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Dynamic menu highlighting is a way to give users a reference point with which to navigate. It is like the dot on the map that says "you are here". WordPress.org has utilized dynamic menu highlighting.
This image illustrates that the user is currently looking
at a page under the menu "DOCS".

By looking at the menu list you can, due to the use of the dark thick line easily ascertain that you are currently on a page within the "DOCS" or documentation section of the site.

This article will explain how to go about making a navigation menu that dynamically highlights the currently displayed page, however there are plugins available that can do most of the work for you.


Overview

There are a number of components that make dynamically highlighted navigation work, they include :

  1. highlighting between page loads your current location or navigation position.
  2. highlighting other navigation points on mouse over.
  3. showing submenu's of navigation, leaving a breadcrumb trail.(this is not covered by this article at this time)

There are also many ways to achieve dynamically highlighted navigation these include for example javascript, flash, HTML and CSS along with PHP. You will need to go outside of this article to find help with anything but the CSS/PHP method.


Basic Navigation Lists

The basic navigation list might look something like this:

<ul id="navigation">
<li><a href="#">Page One</a></li>
<li id="current"><a href="#">Page Two</a></li>
<li><a href="#">Page Three</a></li>
<li><a href="#">Page Four</a></li>
</ul>

And there would likely be some bit of CSS in the page's stylesheet that would specifically style list items with the "current" ID differently from other list items.

This works fine with static HTML pages, but when dealing with dynamic pages, things become a little more complicated. Perhaps this menu is supposed to be in a site's sidebar and the sidebar is contained in a single file that is called from multiple places. Obviously, as written, only one item would ever be highlighted, no matter what page is actually being viewed. That is not what we want at all!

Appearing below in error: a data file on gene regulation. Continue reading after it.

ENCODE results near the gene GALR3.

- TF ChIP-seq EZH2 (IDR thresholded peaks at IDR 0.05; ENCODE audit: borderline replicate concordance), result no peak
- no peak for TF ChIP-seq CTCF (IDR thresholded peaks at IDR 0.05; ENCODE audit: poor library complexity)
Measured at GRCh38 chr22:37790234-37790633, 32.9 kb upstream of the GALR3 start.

Making the Code Dynamic

PHP allows us to add the desired highlighting effect that reacts to whatever page is being viewed. Coupled with WordPress's is_ functions, we can dynamically test what page is being viewed and then rewrite the code based on the results of that test.

There are two ways to go about this. One requires us to create a variable ($current) that will always equal the page number we're on. It also requires us to put some CSS on each page instead of keeping it all in the main CSS document. The other way means a bit more of a mess with PHP, but it means we get to keep all our styling in a single CSS document.

Method One: With CSS On Each Page

The first step in this method is to remove the one id="current" from the list and then add a unique id attribute to each list item.

<ul id="navigation">
<li id="one"><a href="#">Page One</a></li>
<li id="two"><a href="#">Page Two</a></li>
<li id="three"><a href="#">Page Three</a></li>
<li id="four"><a href="#">Page Four</a></li>
</ul>

The next part is where PHP comes in.

We need to write a conditional statement that will test what page is being viewed and define a variable based on the results of that test.

<?php
if ( is_page('Page One') ) { $current = 'one'; }
elseif ( is_page('Page Two') ) { $current = 'two'; }
elseif ( is_page('Page Three') ) { $current = 'three'; }
elseif ( is_page('Page Four') ) { $current = 'four'; }
?>

This piece of code uses the is_page(); function to check the title of the current page. If the title is "Page One," the variable $current is assigned the value of "one;" if it is "Page Two," $current becomes "two;" etc., etc. On a WordPress template, this would go in the header.php file between the <head></head> tags.

Now, we need to write some CSS that will respond to this and highlight the appropriate list item based on what $current is. We can't do this in a CSS file because we can't put dynamic content in a CSS file. So we need to move the CSS that highlights the list item out of the CSS file and into our page itself where the dynamic content will work.

So, say we just wanted to do a simple highlight by changing the background color of the highlighted item to yellow. Our CSS might look like this:

#current {
background-color: yellow;
}
</style>

We'll move that out of the CSS file and into an inline CSS block in the header of our page.

<style type="text/css">
#current {
background-color: yellow;
}
</style>

Using a WordPress template, this would go in the header.php file, between the <head></head> tags.

Now we need to make it dynamic. So we will replace the #current selector with a bit of PHP:

<style type="text/css">
#<?php echo $current; ?> {
background-color: yellow;
}
</style>

This will print the value of $current thus completing the CSS and successfully highlighting the appropriate item.

Method Two: With CSS In One Document